School of Public Health students volunteered at Save a Life Day in Monongalia County

West Virginia University School of Public Health students volunteered at Save a Life Day that was held on Saturday, Sept. 25 at 12 different locations in Monongalia County. During this event, the Monongalia County Quick Response Team (QRT) members and volunteers gave away free naloxone, or Narcan, which reverses the effects of an opioid overdose, and administered Narcan training.

Save a Life Day was a Monongalia County community event promoted by School of Public Health Delta Omega, an honorary society for graduate students in public health. Delta Omega worked with the Monongalia QRT to plan and promote this event to not only public health students but also to the University as a whole.

Ten Delta Omega graduate students and two School of Public Health undergraduate students volunteered at this event to train and educate people to help save lives. In addition to providing training and education, another objective was to reduce the stigma around the opioid epidemic and provided numerous individuals with a potential lifesaving medication.

“The goal of this event was to provide members of the community with knowledge about naloxone, its uses, how to obtain it, and how to administer it,” Hannah Layman, second year PhD student in Public Health Social and Behavioral Sciences, said.

Naloxone is applied in the nasal passages as a nose spray and is easy for anyone to administer. Naloxone training has been a key component of the Monongalia County QRT, which formed in the spring of 2019.

"This event was held because members of the Monongalia County QRT believe it is vitally important to get naloxone and information on how to administer it out to the public,” Mary Wade Burnside, public information officer, Monongalia County Health Department said. “Not only can someone with naloxone help a friend or stranger who is suffering from the effects of an opioid overdose, but it can also be used on children who might get into their parents’ medicine cabinet or individuals with memory issues who take too much of their prescription medications. Naloxone is safe to use and is not harmful to someone if opioids is not the issue.”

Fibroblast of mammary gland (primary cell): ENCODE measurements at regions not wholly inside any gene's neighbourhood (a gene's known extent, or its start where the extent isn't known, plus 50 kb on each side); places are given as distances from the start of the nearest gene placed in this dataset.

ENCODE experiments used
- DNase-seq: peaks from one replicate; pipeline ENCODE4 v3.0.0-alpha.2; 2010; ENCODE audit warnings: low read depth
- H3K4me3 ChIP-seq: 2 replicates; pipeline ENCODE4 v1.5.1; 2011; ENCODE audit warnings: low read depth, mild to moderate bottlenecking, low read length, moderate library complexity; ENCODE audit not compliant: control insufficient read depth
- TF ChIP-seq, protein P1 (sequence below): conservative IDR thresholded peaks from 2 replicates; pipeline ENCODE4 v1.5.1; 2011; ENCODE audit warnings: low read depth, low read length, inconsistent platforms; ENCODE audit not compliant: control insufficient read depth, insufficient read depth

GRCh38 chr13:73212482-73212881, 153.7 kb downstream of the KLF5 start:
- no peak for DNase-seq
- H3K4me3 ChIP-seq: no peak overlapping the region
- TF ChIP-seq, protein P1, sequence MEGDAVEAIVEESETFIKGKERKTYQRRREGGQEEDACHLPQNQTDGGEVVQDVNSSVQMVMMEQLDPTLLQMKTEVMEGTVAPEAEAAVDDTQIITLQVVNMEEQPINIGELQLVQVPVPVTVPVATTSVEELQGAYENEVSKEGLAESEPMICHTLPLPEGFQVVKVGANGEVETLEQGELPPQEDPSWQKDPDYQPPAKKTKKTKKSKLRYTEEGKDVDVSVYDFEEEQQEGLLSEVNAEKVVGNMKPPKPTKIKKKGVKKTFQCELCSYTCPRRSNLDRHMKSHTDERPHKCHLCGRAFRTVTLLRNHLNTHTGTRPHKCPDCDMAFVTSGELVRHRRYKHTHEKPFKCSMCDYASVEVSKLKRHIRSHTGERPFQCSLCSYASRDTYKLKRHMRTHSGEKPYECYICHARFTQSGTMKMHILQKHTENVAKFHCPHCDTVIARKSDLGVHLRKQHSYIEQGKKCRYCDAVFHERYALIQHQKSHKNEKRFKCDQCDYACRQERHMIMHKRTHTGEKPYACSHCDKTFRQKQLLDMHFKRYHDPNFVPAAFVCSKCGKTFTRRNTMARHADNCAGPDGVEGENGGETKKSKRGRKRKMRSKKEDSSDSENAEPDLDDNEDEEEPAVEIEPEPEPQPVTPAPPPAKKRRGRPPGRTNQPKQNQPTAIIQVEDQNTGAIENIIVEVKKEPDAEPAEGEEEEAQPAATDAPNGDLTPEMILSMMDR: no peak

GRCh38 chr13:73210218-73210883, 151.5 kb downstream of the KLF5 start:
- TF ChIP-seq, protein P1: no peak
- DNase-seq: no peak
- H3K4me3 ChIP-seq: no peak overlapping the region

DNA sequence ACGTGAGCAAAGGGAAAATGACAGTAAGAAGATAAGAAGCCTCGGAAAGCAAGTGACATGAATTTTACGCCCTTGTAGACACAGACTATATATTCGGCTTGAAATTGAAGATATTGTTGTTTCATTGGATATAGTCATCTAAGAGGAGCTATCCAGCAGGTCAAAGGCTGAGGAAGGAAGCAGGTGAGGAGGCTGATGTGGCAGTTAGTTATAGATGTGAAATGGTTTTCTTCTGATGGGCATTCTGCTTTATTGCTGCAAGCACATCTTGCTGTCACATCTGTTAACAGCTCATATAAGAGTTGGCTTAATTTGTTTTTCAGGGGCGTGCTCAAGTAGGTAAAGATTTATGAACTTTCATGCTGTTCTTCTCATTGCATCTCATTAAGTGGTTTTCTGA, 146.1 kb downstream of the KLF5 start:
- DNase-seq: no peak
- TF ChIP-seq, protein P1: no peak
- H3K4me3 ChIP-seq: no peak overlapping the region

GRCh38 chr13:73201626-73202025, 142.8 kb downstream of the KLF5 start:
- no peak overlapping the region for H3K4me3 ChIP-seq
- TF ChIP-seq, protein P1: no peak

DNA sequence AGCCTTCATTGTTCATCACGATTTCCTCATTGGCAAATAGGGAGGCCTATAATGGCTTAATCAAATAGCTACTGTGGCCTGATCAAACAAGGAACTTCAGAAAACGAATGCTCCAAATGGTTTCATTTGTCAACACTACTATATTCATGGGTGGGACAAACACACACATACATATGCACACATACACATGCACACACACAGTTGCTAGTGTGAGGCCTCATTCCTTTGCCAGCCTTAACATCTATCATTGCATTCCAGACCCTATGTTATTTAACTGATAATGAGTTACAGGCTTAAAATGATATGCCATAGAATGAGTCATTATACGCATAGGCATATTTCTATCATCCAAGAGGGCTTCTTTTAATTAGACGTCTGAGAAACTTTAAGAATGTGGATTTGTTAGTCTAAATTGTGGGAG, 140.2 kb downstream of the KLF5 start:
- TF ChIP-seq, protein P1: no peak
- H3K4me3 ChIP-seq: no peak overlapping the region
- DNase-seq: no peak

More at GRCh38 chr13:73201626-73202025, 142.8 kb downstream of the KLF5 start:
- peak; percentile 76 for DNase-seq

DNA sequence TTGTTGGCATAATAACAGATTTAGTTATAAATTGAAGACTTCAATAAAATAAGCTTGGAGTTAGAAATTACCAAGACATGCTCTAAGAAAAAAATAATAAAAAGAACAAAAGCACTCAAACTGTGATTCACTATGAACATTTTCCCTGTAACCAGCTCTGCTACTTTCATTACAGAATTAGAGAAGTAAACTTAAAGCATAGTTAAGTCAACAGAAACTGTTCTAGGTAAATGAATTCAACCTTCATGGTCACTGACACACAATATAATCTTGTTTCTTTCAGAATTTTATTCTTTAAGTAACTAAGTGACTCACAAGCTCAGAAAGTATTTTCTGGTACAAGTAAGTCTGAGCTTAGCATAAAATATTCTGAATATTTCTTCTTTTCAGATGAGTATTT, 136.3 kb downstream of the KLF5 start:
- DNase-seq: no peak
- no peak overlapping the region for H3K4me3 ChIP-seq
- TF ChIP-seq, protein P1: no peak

Using naloxone on someone who has substance use disorder (SUD) is a way to get them services and hopefully into treatment so they can become productive members of society, explained Burnside.

“This event was beneficial to the community as individuals not only need to be educated on the opioid epidemic, but also be prepared to potentially save a life, whenever and wherever,” Haley Cothern, senior Health Services and Management Leadership student, said.

Cothern explained that because of this event she learned that people want to help others, even strangers.

“The number of overdose deaths in West Virginia is high,” Layman added. “This event allows community members to play a hand in reducing the stigma around substance use as well as being able to play a direct role in reducing the number of deaths due to overdose.”

Volunteers provided free naloxone training to those individuals who received a naloxone kit and handed out additional information that could help those with SUD. Volunteers also held signs to attract attention to the event and reduce the stigma around SUD.

“I chose to volunteer at this event because I know that the opioid epidemic is an enormous issue here in my home state of West Virginia,” Cothern said. “The volunteer event provided me an opportunity to help. Being able to provide both free naloxone and training to numerous individuals throughout the day enhanced my understanding of SUD and allowed me to make a difference in the community. The community, businesses, and numerous individuals came together to help others and assist in improving the state as a whole.”

“Through our work and studies as public health students, we are constantly reminded how big of an issue the opioid epidemic is for our state and this is just one way that we can help,” Layman said.

On Save a Life Day, the Monongalia County QRT got 704 kits, or 1,408 four mg doses, of naloxone into the hands of the public.

Save a Life workers sit behind the table under a tent waiting for attendees during the event

The volunteer group at the Star City McDonald's location smiles for a group picture after setting up for Narcan distribution and informational tent about SUD.

Student volunteers stand under a red tent at the Save a Life event.

The volunteer group at the Star City McDonald's location prepares to distribute and administer training to those who receive Narcan.



CONTACT: Nikky Luna, Director of Marketing and Communications
WVU School of Public Health